Education Gadfly Weekly
Volume 5, Number 18
May 19, 2005
Opinion + Analysis
Graduation or bust?
Scopes, part deux
Tossing the terror tots
Small jumps in the Big Apple?
Chester E. Finn, Jr. / May 19, 2005
California governor Arnold Schwarzenegger is bent on ending teacher tenure as we know it. If legislators won't budge, he's gathered signatures to put it on the ballot and let voters decide. "If they don't do their job," quoth the Gubernator, "then we go to special election without any doubt."
It's enough to make one ask: What is tenure and why do teachers have it? Where did this peculiar custom come from and what exactly is the matter with it?
Tenure, of course, means you have a guaranteed job and salary, year after year, pretty much unrelated to your performance. Sure, the job itself may be eliminated if a school is closed or the system shrinks. And if you do something horrendous—a criminal or moral offense, say—you might be terminated despite your tenure. But such things are rare and painful. The norm for tenured employees is that their job and paycheck are assured from one year to the next and while their performance might be evaluated, it has little bearing on their employment or salary.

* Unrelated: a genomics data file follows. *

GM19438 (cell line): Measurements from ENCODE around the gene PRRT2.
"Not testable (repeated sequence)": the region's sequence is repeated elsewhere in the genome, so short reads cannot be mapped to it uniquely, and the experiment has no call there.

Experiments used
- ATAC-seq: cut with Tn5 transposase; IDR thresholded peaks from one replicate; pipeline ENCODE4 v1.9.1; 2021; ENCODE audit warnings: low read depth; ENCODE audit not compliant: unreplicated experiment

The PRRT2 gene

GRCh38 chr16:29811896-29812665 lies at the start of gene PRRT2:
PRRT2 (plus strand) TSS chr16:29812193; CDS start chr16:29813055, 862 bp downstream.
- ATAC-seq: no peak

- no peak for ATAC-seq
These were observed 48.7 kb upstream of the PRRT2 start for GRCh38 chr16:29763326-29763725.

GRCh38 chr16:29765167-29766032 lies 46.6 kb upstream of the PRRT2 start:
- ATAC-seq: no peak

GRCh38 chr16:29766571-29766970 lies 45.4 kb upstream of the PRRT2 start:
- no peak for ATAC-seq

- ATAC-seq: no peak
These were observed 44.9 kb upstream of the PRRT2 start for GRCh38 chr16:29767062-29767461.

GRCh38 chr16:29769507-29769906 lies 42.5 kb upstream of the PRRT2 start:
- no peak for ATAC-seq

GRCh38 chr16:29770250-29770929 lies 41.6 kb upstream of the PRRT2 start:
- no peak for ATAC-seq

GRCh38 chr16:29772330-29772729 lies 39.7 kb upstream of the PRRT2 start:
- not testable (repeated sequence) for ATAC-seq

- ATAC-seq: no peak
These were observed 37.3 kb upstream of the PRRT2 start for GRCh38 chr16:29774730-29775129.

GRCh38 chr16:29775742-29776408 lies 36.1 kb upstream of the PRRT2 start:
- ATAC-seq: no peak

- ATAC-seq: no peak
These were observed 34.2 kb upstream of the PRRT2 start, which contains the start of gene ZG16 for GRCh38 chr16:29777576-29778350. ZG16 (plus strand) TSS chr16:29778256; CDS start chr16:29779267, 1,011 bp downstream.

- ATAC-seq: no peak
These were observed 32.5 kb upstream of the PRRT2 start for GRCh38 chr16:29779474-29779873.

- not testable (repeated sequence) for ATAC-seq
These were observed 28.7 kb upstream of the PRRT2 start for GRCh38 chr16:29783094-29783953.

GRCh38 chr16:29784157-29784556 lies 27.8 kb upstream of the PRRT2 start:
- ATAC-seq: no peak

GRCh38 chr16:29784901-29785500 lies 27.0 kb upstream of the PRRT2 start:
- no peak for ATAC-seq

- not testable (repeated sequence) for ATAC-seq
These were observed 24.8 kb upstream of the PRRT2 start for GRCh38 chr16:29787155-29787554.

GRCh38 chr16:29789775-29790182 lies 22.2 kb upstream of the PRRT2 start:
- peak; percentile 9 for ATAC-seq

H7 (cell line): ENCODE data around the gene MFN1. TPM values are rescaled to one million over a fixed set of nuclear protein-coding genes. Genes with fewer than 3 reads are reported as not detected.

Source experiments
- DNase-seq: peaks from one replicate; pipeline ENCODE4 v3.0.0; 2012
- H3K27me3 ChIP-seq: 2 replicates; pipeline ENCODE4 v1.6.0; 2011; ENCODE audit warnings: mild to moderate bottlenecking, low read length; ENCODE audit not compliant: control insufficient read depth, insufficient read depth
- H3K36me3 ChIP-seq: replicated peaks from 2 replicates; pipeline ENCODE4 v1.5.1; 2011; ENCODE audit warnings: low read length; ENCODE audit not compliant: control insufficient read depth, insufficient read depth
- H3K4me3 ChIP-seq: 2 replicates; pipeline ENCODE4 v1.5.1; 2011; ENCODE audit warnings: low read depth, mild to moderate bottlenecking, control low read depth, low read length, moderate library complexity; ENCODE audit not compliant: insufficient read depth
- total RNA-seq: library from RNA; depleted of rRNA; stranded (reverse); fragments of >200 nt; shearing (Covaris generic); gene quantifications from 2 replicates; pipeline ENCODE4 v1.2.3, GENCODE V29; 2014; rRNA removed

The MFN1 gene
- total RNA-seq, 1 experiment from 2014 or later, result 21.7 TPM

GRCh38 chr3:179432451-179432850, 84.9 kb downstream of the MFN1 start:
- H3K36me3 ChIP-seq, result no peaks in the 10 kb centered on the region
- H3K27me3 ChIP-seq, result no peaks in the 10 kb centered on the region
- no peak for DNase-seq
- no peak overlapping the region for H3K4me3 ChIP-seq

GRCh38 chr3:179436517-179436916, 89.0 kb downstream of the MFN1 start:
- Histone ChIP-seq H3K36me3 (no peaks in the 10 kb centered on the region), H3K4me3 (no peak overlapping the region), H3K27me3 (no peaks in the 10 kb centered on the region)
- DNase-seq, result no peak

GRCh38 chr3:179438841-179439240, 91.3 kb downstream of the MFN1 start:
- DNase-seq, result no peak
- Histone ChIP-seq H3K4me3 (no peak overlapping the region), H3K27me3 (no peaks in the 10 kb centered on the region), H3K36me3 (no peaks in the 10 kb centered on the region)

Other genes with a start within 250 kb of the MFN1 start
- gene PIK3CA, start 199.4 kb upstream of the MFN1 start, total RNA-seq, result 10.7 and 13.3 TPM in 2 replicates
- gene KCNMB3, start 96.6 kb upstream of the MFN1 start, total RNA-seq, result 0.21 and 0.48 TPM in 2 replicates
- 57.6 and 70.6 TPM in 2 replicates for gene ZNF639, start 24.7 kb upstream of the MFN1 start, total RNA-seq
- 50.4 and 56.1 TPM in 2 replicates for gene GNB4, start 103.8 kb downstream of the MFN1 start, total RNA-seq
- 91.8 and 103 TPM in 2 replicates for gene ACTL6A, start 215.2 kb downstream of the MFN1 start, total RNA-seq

Tenure in modern America is found, with minor exceptions, in four places: the civil service, the judiciary, universities, and schools. Everybody else has a contract or is some sort of at-will employee.
The history of tenure for university professors is bound up in the long saga of academic freedom and its protection. Traces can be found in battles over governance of the earliest European universities, but it's mainly a 20th
May 19, 2005
Much has been said about the specious nature of official high school graduation rates promulgated by states, districts, and the feds (see here for Jay Greene's February 2005 report on the subject). The message is beginning to take hold. This week, the Indianapolis Star is running a great 7-part series about Indiana's graduation rates that reveals that a mere 34 percent of Indianapolis Public School students graduate, as opposed to the "official" IPS figure of 90 percent. In California, Mike Piscal (of the Inner City Education Foundation and View Park Prep Charter Schools in California) lists some dismaying statistics for South Los Angeles on the new blog, The Huffington Post. He writes plaintively, "There are 3,950 students in the ninth grade at four major area high schools. . . . Only around 1,600 graduate. . . . Over 2,300 drop out. . . . How or why are our public schools in South Los Angeles so utterly broken?" The Rocky Mountain News puts a human face on Denver's woeful graduation rates in a series that looks at a specific group of eighth graders. Of these students, only one in three earned a diploma on time. More and more people are discovering that (as the Star editors put it), "Inflated graduation numbers have lulled the public into believing dropping out is rare. It's not. And thousands of young people are suffering the consequences."